Holger Czukay, bassist with Can, dies aged 79

The man who helped give the German psychedelic rockers their driving rhythm section was found at his apartment, with the cause of death currently unknown

Holger Czukay, co-founder and bassist with pioneering German rock band Can, has died aged 79.

He was found by a neighbour at his apartment, converted from Can’s old studio in Weilerswist near Cologne. The cause of death is currently unknown. His wife Ursula had died in July, while his former bandmate Jaki Liebezeit – with whom he created Can’s fabled driving rhythm section – also died this year, in January.

Can were part of a 1970s movement rather insensitively dubbed “krautrock” by the British music press, alongside bands including Neu!, Faust and Tangerine Dream, who paired the strident rhythms of rock’n’roll with psychedelic, exploratory new forms. Following a period of study under composer Karlheinz Stockhausen in the early 1960s, Czukay played on nine of Can’s albums as well as engineering them, including their celebrated Tago Mago and Ege Bamyasi, before leaving in 1977 to go solo.

He went on to collaborate with numerous celebrated musicians – he and Liebezeit played on the Eurythmics’ debut album, while he recorded the Balearic disco classic Snake Charmer with New York DJ Francois Kevorkian, U2 guitarist The Edge and Public Image Limited’s Jah Wobble, and also made a pair of collaborations with Japan singer David Sylvian.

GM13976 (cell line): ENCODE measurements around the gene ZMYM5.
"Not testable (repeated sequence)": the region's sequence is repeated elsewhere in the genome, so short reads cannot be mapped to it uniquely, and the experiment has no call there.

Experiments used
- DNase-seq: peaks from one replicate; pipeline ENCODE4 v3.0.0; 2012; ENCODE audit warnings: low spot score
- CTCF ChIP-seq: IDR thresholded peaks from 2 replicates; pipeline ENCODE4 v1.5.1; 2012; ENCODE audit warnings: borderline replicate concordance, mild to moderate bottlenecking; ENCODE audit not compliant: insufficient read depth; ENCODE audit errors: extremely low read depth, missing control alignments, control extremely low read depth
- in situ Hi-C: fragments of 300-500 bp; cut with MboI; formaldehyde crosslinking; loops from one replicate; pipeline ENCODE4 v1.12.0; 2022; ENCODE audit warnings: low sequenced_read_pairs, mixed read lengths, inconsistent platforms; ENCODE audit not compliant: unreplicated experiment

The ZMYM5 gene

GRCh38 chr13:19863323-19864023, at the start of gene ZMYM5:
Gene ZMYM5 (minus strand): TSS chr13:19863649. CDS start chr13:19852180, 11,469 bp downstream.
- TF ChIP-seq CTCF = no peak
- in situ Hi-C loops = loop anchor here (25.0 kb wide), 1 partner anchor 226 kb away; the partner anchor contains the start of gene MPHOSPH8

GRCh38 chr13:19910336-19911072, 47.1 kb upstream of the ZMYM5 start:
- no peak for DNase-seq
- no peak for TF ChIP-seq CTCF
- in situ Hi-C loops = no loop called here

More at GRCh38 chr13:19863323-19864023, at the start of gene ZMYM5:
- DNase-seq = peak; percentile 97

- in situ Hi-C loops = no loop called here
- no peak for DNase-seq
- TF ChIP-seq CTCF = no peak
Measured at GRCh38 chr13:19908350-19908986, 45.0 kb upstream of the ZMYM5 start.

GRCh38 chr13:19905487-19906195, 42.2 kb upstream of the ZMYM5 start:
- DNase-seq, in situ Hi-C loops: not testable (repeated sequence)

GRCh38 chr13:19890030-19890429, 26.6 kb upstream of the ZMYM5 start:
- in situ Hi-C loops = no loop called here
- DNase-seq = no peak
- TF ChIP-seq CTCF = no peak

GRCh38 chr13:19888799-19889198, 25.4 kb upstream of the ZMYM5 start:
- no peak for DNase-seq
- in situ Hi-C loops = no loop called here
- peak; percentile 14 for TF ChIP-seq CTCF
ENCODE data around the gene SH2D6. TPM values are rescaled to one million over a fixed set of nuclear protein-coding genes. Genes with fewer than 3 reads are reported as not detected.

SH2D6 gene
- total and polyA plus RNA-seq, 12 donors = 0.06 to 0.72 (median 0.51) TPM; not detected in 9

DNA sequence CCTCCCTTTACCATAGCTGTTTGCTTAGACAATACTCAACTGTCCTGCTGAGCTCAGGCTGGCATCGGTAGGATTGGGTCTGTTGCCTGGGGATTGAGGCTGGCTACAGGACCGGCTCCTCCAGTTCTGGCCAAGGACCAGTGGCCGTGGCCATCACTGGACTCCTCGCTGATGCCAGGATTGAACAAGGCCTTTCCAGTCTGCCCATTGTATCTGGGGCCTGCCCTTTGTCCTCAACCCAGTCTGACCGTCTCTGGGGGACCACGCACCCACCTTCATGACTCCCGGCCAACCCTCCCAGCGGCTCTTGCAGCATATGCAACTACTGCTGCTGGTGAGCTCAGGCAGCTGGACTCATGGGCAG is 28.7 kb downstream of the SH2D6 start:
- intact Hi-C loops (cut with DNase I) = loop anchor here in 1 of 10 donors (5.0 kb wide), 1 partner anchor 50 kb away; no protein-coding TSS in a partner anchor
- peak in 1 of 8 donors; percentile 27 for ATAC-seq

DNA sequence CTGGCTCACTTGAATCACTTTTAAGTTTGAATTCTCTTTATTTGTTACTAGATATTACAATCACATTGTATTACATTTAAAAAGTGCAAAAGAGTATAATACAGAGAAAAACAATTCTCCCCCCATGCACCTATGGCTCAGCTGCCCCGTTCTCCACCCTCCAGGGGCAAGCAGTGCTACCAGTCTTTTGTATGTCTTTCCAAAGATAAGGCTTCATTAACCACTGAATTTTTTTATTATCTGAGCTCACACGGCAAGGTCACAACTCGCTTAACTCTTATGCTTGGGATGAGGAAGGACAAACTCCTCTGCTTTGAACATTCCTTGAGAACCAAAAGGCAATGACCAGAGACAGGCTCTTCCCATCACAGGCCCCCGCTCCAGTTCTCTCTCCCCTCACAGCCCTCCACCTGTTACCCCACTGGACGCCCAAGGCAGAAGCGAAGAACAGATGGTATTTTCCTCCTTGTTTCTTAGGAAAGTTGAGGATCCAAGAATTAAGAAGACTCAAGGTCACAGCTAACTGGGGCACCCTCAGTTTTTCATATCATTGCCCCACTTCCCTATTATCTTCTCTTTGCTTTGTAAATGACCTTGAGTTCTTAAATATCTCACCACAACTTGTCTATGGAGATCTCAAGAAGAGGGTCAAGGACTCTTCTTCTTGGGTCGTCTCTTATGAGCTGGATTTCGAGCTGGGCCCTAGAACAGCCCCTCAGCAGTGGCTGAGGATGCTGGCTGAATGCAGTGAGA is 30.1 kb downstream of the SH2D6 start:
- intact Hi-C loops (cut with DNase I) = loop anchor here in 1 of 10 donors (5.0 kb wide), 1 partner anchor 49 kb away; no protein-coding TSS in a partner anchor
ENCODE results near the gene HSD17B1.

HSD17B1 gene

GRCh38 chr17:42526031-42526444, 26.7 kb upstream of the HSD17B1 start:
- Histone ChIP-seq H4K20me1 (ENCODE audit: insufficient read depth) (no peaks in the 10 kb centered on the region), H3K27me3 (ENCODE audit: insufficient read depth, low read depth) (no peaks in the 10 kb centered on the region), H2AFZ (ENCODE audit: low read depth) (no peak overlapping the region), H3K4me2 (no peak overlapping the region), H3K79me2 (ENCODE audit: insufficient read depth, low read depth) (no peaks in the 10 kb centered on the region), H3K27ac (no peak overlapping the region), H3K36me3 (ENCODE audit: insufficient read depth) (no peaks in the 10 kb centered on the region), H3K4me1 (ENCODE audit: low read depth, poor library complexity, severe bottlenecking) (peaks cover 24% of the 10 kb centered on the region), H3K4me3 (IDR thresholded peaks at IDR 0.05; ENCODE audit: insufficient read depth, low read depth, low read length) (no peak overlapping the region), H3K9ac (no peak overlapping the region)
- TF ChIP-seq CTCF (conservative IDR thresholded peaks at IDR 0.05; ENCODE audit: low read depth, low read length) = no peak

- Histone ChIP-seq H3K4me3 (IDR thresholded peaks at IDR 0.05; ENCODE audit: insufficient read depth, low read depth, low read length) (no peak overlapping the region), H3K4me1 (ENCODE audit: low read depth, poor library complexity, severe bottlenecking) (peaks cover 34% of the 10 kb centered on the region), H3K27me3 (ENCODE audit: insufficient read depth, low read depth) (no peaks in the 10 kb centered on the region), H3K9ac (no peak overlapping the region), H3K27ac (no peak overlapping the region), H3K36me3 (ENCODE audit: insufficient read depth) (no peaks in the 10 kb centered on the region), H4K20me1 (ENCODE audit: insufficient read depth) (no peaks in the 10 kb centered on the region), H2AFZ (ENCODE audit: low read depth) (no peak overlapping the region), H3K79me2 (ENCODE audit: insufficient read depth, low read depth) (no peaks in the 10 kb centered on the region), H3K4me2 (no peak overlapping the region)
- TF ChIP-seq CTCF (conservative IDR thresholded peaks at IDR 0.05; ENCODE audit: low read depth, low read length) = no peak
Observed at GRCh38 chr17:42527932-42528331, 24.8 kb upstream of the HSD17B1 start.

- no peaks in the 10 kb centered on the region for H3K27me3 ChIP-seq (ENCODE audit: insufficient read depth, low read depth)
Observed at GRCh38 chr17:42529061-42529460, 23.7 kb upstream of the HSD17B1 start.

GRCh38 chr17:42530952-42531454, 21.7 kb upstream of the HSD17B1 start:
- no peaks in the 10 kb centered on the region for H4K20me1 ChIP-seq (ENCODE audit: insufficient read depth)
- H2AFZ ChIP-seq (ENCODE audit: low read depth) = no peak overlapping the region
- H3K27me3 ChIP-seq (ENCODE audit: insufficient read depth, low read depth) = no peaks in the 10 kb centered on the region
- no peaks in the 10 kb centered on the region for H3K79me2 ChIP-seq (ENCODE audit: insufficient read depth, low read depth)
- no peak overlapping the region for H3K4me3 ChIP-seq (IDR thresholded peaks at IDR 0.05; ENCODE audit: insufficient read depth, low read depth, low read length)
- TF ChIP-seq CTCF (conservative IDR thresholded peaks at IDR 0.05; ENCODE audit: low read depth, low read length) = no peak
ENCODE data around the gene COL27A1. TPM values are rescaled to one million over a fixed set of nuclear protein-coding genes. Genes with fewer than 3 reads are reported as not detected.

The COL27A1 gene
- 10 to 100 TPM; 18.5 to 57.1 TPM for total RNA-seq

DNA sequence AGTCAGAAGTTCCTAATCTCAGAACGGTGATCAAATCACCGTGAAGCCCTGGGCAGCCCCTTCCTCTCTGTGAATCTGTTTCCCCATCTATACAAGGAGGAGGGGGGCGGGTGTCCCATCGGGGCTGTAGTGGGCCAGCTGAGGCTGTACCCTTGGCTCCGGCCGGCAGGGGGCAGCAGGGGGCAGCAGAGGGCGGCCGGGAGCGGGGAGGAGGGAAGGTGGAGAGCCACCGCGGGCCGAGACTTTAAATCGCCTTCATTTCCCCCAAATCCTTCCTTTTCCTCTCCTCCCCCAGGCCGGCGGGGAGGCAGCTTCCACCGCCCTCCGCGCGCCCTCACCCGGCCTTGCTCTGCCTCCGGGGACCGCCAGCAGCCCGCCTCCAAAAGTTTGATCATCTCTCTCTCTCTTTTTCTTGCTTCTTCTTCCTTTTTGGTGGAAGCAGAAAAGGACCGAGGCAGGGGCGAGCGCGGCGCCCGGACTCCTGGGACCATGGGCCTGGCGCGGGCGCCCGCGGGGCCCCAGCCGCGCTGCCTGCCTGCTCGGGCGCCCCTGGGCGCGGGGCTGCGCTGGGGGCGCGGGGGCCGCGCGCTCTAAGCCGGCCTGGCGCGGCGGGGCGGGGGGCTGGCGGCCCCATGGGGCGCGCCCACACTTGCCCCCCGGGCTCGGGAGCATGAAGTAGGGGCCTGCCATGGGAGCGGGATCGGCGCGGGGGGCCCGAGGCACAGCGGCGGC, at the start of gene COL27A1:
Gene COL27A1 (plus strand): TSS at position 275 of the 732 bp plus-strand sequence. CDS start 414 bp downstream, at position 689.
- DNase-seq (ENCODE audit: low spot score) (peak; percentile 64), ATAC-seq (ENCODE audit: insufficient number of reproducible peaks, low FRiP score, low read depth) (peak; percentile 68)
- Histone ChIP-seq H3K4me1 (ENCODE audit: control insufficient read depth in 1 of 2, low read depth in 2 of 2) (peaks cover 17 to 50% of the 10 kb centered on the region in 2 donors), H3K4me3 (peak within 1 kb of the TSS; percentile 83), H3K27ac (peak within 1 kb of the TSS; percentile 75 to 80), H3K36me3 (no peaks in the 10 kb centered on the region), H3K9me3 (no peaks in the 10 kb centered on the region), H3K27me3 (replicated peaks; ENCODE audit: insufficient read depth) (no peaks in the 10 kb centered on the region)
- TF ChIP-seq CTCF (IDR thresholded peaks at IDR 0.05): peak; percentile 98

Czukay is also celebrated for his experiments with sampling before the advent of digital samplers, cutting up and splicing tape into recordings. He also pioneered what he called “radio painting”, using shortwave radios to record random snippets of sound and pasting them collage-style into recordings; “rhythm boxing” was his description of how he used drum machines. His most recent solo album was Eleven Years Innerspace in 2015.

Can partly reformed in April without Czukay – Irmin Schmidt and Malcolm Mooney performed with the London Symphony Orchestra, Sonic Youth guitarist Thurston Moore and others as The Can Project.


Ben Beaumont-Thomas

The GuardianTramp

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